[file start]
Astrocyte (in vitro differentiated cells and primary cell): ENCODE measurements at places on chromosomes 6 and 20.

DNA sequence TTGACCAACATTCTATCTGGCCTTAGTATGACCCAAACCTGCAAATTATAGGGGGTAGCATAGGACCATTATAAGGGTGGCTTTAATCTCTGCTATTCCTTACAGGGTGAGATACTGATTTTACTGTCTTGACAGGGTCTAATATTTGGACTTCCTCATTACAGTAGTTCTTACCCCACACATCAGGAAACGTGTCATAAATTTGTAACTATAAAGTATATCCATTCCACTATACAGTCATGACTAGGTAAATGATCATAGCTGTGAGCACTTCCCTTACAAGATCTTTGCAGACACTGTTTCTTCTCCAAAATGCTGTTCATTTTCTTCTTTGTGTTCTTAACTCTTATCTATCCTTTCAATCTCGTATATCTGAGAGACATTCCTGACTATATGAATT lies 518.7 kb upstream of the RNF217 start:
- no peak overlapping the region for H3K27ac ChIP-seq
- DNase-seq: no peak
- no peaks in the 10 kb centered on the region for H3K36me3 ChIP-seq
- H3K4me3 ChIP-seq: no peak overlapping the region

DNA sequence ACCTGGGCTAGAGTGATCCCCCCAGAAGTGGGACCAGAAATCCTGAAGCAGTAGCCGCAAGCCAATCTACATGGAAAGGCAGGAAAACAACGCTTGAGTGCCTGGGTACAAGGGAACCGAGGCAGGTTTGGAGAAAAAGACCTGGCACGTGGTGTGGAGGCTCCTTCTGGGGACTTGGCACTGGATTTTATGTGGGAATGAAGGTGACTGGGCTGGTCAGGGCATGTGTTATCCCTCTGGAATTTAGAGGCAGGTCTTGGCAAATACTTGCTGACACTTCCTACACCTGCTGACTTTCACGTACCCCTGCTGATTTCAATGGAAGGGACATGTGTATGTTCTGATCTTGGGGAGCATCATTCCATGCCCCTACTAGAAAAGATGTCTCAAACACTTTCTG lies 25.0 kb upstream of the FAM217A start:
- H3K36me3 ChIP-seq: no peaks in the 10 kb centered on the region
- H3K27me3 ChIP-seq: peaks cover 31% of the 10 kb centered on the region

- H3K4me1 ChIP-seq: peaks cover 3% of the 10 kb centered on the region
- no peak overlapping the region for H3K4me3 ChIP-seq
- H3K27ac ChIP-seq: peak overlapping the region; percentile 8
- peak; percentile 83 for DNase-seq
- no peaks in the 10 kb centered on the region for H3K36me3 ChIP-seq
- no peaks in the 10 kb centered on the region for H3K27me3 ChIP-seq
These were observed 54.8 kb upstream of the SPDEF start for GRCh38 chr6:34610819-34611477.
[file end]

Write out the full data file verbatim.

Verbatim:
Astrocyte (in vitro differentiated cells and primary cell): ENCODE measurements at places on chromosomes 6 and 20.

DNA sequence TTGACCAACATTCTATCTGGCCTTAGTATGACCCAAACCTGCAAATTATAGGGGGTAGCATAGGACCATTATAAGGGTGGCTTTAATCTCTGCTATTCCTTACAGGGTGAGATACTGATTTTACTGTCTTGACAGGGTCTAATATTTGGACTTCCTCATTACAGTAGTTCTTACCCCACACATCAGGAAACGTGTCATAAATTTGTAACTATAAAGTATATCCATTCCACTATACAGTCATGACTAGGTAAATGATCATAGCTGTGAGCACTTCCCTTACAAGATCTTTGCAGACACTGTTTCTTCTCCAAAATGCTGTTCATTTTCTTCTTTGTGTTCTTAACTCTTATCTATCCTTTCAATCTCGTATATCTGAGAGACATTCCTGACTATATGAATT lies 518.7 kb upstream of the RNF217 start:
- no peak overlapping the region for H3K27ac ChIP-seq
- DNase-seq: no peak
- no peaks in the 10 kb centered on the region for H3K36me3 ChIP-seq
- H3K4me3 ChIP-seq: no peak overlapping the region

DNA sequence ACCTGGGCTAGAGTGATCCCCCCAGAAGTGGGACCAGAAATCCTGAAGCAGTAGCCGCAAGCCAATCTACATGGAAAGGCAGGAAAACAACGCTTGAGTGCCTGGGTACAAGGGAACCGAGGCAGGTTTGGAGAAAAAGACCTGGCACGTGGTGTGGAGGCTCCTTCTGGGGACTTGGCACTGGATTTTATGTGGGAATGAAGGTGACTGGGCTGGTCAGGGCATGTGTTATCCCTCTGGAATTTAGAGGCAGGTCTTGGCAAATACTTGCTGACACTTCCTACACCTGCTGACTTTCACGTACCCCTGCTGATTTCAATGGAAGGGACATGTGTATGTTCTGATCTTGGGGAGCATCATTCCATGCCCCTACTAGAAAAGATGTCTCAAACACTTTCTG lies 25.0 kb upstream of the FAM217A start:
- H3K36me3 ChIP-seq: no peaks in the 10 kb centered on the region
- H3K27me3 ChIP-seq: peaks cover 31% of the 10 kb centered on the region

- H3K4me1 ChIP-seq: peaks cover 3% of the 10 kb centered on the region
- no peak overlapping the region for H3K4me3 ChIP-seq
- H3K27ac ChIP-seq: peak overlapping the region; percentile 8
- peak; percentile 83 for DNase-seq
- no peaks in the 10 kb centered on the region for H3K36me3 ChIP-seq
- no peaks in the 10 kb centered on the region for H3K27me3 ChIP-seq
These were observed 54.8 kb upstream of the SPDEF start for GRCh38 chr6:34610819-34611477.